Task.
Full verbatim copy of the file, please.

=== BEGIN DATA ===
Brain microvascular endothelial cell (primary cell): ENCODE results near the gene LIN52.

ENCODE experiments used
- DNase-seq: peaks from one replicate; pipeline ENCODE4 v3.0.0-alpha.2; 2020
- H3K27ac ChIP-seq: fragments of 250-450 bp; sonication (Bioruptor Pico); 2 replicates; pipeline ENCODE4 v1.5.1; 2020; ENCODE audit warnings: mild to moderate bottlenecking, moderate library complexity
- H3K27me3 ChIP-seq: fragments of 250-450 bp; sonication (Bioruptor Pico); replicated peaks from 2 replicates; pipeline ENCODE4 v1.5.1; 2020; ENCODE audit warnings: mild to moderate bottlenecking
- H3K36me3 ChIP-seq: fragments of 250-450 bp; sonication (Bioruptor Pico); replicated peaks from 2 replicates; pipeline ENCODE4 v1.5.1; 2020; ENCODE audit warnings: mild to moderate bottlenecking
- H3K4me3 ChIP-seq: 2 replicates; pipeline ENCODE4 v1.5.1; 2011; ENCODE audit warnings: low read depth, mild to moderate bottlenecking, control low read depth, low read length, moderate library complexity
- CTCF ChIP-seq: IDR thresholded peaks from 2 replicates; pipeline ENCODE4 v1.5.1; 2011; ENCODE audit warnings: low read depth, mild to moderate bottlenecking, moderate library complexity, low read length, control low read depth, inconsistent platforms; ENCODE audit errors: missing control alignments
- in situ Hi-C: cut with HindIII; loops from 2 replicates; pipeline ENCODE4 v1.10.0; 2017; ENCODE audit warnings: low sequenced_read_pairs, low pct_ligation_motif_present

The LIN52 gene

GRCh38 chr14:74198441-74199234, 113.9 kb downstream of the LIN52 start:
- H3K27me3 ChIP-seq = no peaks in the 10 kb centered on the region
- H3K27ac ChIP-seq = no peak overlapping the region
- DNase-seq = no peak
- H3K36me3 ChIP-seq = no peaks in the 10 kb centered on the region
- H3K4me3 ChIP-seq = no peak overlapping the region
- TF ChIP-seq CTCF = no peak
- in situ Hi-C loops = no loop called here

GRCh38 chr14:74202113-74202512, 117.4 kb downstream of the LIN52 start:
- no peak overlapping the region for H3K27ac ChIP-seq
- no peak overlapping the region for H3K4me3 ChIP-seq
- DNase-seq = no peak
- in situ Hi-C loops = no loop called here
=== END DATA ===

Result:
Brain microvascular endothelial cell (primary cell): ENCODE results near the gene LIN52.

ENCODE experiments used
- DNase-seq: peaks from one replicate; pipeline ENCODE4 v3.0.0-alpha.2; 2020
- H3K27ac ChIP-seq: fragments of 250-450 bp; sonication (Bioruptor Pico); 2 replicates; pipeline ENCODE4 v1.5.1; 2020; ENCODE audit warnings: mild to moderate bottlenecking, moderate library complexity
- H3K27me3 ChIP-seq: fragments of 250-450 bp; sonication (Bioruptor Pico); replicated peaks from 2 replicates; pipeline ENCODE4 v1.5.1; 2020; ENCODE audit warnings: mild to moderate bottlenecking
- H3K36me3 ChIP-seq: fragments of 250-450 bp; sonication (Bioruptor Pico); replicated peaks from 2 replicates; pipeline ENCODE4 v1.5.1; 2020; ENCODE audit warnings: mild to moderate bottlenecking
- H3K4me3 ChIP-seq: 2 replicates; pipeline ENCODE4 v1.5.1; 2011; ENCODE audit warnings: low read depth, mild to moderate bottlenecking, control low read depth, low read length, moderate library complexity
- CTCF ChIP-seq: IDR thresholded peaks from 2 replicates; pipeline ENCODE4 v1.5.1; 2011; ENCODE audit warnings: low read depth, mild to moderate bottlenecking, moderate library complexity, low read length, control low read depth, inconsistent platforms; ENCODE audit errors: missing control alignments
- in situ Hi-C: cut with HindIII; loops from 2 replicates; pipeline ENCODE4 v1.10.0; 2017; ENCODE audit warnings: low sequenced_read_pairs, low pct_ligation_motif_present

The LIN52 gene

GRCh38 chr14:74198441-74199234, 113.9 kb downstream of the LIN52 start:
- H3K27me3 ChIP-seq = no peaks in the 10 kb centered on the region
- H3K27ac ChIP-seq = no peak overlapping the region
- DNase-seq = no peak
- H3K36me3 ChIP-seq = no peaks in the 10 kb centered on the region
- H3K4me3 ChIP-seq = no peak overlapping the region
- TF ChIP-seq CTCF = no peak
- in situ Hi-C loops = no loop called here

GRCh38 chr14:74202113-74202512, 117.4 kb downstream of the LIN52 start:
- no peak overlapping the region for H3K27ac ChIP-seq
- no peak overlapping the region for H3K4me3 ChIP-seq
- DNase-seq = no peak
- in situ Hi-C loops = no loop called here